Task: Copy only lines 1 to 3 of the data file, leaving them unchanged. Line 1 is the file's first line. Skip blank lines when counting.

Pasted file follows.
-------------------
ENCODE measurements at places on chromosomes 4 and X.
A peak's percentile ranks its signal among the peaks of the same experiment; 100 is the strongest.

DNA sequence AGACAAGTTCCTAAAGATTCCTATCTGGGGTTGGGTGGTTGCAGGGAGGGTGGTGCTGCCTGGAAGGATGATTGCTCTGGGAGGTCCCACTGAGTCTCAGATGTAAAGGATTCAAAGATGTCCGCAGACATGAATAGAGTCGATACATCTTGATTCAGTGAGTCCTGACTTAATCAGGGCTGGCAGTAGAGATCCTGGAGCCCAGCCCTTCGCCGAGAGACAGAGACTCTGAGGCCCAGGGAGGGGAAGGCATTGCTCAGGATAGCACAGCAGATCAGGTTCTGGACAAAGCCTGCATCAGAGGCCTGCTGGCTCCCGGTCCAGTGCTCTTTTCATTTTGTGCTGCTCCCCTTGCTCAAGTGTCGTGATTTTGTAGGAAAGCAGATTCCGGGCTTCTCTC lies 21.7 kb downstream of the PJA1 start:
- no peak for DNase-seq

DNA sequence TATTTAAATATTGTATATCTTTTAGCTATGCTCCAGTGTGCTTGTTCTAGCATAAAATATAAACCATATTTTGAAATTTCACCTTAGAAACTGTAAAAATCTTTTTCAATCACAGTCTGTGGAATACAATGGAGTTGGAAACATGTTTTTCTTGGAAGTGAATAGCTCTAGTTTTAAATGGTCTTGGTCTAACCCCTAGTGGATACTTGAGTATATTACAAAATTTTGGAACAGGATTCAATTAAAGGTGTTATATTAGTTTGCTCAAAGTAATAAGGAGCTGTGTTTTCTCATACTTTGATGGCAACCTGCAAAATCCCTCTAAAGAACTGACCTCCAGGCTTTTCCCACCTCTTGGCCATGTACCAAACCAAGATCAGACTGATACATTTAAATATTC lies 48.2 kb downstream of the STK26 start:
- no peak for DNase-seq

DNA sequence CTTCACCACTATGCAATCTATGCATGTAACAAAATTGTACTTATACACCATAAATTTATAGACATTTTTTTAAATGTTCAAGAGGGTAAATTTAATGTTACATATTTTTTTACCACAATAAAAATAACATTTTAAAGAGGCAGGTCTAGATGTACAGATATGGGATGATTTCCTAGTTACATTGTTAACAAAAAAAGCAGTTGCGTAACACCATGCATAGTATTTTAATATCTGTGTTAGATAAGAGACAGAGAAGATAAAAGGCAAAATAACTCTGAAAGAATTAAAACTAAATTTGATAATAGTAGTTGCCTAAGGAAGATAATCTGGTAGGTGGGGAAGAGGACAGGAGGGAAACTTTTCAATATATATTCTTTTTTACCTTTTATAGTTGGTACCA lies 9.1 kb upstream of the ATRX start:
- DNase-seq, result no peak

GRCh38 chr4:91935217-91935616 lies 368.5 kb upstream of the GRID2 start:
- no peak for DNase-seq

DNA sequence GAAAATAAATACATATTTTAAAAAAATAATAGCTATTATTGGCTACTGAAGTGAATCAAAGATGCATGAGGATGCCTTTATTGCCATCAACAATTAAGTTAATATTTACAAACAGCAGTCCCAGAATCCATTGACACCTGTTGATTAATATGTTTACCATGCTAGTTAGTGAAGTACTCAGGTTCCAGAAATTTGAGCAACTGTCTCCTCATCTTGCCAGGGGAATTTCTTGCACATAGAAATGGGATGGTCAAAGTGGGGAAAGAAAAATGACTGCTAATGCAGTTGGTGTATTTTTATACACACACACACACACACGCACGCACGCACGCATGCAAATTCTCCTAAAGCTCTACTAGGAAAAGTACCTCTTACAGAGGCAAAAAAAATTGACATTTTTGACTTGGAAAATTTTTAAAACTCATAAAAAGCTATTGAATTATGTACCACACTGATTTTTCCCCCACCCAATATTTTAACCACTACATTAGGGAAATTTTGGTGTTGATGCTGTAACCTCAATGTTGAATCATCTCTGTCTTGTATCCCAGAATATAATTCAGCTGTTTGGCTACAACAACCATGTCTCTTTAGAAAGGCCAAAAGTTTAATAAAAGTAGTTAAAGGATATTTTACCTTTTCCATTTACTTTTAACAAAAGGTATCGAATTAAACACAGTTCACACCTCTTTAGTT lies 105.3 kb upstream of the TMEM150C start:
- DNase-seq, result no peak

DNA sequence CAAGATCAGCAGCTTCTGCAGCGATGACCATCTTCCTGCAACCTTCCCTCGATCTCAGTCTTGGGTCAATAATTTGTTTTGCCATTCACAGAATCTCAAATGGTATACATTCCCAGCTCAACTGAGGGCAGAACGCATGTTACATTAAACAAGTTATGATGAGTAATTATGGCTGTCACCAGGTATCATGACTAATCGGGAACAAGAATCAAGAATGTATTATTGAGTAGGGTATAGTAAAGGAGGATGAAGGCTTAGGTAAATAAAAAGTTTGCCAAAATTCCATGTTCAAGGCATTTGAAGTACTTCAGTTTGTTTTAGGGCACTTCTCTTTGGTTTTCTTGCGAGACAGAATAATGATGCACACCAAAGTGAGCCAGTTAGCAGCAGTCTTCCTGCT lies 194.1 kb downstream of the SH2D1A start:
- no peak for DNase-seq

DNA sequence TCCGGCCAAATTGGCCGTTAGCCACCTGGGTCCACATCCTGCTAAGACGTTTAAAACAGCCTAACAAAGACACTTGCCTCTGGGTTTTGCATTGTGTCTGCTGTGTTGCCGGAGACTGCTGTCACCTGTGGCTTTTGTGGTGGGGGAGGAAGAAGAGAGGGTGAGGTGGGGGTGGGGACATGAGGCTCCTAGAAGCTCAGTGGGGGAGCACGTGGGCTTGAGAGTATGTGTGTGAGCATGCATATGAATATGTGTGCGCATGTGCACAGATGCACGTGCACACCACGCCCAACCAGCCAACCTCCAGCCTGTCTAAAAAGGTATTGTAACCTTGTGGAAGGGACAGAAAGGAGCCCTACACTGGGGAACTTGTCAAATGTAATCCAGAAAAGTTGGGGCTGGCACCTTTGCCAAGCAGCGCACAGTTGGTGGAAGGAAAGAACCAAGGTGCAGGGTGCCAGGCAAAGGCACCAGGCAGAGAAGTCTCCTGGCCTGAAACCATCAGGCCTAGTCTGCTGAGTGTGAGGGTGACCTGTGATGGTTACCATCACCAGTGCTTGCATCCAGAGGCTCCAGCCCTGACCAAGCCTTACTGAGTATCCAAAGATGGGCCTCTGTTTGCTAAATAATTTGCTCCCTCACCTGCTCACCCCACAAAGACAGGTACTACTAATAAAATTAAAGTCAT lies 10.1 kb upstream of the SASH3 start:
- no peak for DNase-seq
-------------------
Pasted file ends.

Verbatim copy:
ENCODE measurements at places on chromosomes 4 and X.
A peak's percentile ranks its signal among the peaks of the same experiment; 100 is the strongest.

DNA sequence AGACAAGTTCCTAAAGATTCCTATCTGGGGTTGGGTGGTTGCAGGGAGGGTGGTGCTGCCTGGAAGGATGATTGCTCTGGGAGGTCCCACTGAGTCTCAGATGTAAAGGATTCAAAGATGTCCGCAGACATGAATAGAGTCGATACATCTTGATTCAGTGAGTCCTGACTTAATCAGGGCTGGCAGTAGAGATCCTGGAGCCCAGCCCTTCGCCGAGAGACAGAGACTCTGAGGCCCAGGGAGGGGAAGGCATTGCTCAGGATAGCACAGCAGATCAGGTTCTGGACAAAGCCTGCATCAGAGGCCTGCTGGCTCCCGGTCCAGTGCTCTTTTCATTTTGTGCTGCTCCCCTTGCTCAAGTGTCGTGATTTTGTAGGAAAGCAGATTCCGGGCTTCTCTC lies 21.7 kb downstream of the PJA1 start: